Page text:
What is ephemeral art? How can art and nature bring people together? Where can you find art in nature?
These questions were explored at Build, Create, & Restore, a recent event in Redwood Regional Park hosted by Zach Pine, environmental artist, and the East Bay Regional Parks District. All 14 Richmond High Earth Team had the chance to attend this event and they had a great time! The day was centered around the “Create-With-Nature Pathway”, which is a section of trail at Redwood Regional Park where the public can partake in making art with nature.
Along the sides of the pathway are areas partitioned off by logs for people to create art in. The purpose is not to create lasting works, but rather “ephemeral”, or short-lived, art. Not only does this allow people to show their creativity and enjoy the beauty of the redwood forest, but it also brings people together and can be a therapeutic activity.
The first part of the day was spent restoring the pathway. The pathways are lined with logs, and these logs eventually rot away to the point that they should be replaced. The students were mixed together with other community members attending the event and split into teams. The teams worked to find the right sized fresh logs to replace the old ones; some were so large that a special tool was needed to carry them. Shallow dips were dug in the ground so that the logs could fit snugly along the path.
After restoring the pathway’s borders and eating a quick lunch, Zach invited the group to try their hand at creating some of their own pieces of art. Most people worked in small groups to create whatever came to mind. To wrap up the experience, everyone in attendance worked on a few projects together, culminating in a bird’s nest, a multi-room log cabin, and a free-form piece with no concrete subject. The Richmond High interns were happy to do something a bit different than the norm and had a ton of fun! Here are what one intern had to say about the experience:
I really liked our outing to redwood Regional Park on Saturday. I had never been there before and I thought it was really pretty. I liked being able to interact with other people in a setting where technology isn’t a distraction. It was nice to just get to appreciate the nature and people around us. I also liked the art making because it was a judgement free zone where we could create something without it having to mean anything or even be good So it was very interesting getting to create art and music with others.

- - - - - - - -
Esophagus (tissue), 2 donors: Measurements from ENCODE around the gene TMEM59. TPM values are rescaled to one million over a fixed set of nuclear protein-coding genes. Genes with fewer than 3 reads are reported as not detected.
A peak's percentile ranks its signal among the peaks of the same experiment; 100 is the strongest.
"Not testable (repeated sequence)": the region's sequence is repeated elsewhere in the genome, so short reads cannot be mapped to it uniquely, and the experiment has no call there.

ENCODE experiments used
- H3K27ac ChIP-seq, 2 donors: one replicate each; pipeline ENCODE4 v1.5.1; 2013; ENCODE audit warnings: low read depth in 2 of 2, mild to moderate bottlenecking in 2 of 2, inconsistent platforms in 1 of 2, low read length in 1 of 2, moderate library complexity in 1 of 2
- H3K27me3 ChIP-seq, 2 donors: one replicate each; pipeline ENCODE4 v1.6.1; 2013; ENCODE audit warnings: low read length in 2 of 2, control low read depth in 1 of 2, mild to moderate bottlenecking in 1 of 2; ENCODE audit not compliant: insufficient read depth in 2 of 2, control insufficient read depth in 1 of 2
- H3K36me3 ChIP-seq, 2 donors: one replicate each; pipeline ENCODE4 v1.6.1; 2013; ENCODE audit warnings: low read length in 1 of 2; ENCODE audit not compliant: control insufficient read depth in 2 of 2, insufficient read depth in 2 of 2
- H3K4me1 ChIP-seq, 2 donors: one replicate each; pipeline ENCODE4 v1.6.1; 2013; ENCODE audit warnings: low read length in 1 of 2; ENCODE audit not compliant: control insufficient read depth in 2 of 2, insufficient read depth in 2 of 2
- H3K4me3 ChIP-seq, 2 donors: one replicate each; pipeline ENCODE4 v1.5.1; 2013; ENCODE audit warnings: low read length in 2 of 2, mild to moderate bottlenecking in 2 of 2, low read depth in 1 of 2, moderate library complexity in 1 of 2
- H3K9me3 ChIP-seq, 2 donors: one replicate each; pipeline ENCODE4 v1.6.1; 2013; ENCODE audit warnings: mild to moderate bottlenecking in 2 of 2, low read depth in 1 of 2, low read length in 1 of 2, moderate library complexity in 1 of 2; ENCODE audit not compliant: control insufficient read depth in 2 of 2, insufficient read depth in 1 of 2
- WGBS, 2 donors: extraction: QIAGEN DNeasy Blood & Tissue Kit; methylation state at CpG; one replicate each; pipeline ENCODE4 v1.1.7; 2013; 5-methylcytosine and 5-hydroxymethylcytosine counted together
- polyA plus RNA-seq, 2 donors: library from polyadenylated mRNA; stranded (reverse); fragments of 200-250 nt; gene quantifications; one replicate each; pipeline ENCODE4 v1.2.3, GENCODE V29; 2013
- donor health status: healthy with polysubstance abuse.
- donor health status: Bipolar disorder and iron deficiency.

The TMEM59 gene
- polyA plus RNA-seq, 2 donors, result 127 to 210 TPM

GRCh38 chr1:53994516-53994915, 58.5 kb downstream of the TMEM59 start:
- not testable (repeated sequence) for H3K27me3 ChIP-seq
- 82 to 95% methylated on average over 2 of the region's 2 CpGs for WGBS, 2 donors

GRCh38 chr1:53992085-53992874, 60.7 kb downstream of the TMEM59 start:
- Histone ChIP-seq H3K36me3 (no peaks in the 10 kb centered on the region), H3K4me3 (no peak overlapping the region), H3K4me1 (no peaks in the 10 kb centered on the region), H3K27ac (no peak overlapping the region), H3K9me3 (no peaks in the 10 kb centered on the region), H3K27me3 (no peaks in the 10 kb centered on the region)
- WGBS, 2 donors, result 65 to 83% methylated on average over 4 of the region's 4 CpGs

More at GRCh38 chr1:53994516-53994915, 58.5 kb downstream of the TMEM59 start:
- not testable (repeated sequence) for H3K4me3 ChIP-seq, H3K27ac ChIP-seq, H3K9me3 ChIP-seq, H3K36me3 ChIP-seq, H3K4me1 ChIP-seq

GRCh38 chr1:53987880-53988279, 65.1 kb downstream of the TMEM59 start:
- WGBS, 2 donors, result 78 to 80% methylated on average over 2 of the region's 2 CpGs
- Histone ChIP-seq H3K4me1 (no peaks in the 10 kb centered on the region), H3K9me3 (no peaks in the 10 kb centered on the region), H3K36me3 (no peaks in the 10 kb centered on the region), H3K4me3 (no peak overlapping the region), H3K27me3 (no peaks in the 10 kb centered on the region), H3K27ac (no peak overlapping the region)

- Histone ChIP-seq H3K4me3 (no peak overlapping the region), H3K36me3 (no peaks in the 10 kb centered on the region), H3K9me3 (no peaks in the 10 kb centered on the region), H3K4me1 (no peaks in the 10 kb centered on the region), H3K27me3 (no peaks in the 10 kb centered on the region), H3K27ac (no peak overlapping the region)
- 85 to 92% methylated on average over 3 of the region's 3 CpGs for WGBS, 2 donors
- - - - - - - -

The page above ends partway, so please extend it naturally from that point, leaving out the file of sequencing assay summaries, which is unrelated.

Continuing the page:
-Valeria Rocha, Richmond High intern
Interested in environmental art? Click here to check out Zach Pine’s website.
Interested in checking out the trail?? Click here for more info.
As 2017 came to a close, interns at Richmond High took some time to reflect on their experience with Earth Team thus far. From litter clean ups and murals to planting trees, the team had a lot to accomplish. Here are what some interns had to say:
So far in the first semester it has been fun. Being able to go and do tree inventory, cleaning up local parks and educating others on environmental issues makes me feel accomplished. Knowing that I am helping out my community in some way, shape or form makes me feel that I am actually doing something to better my community. Being an intern has helped me improve on my teamwork skills since you have to be able to work with others. So far I have learned how to plant trees and plants and how to distinguish different trees by their leaves. Overall Earth Team has been a learning experience and I can’t wait till next semester.
-Erika Gonzalez, Richmond High Intern
I was one of the Earth team interns who joined this internship a couple weeks late and it was honestly one of the best experiences. I learned and met a lot of new people that I didn’t know or talk to before. I don’t really think it affected me in a bad way other than the fact that I just had to learn how to manage my time. Then again, having to manage my time is something I’ve gotten used to which wasn’t really a problem for me. I learned a lot from being in earth team. One of the many things that will always stick to me is how careful one has to be when planting, caring, and looking over a tree. It’s not as easy as you may think. It’s so much more than just digging a hole and placing it then covering that hole back up. You have to measure it precisely to the right amount, place it in the right way and look after it even after you’ve planted it. It made my semester a lot more stressful because sometimes I couldn’t attend a couple either after school meetings or weekend due to family issues but I had to figure out a way to because I didn’t want to miss an event/meeting. I always figured it out.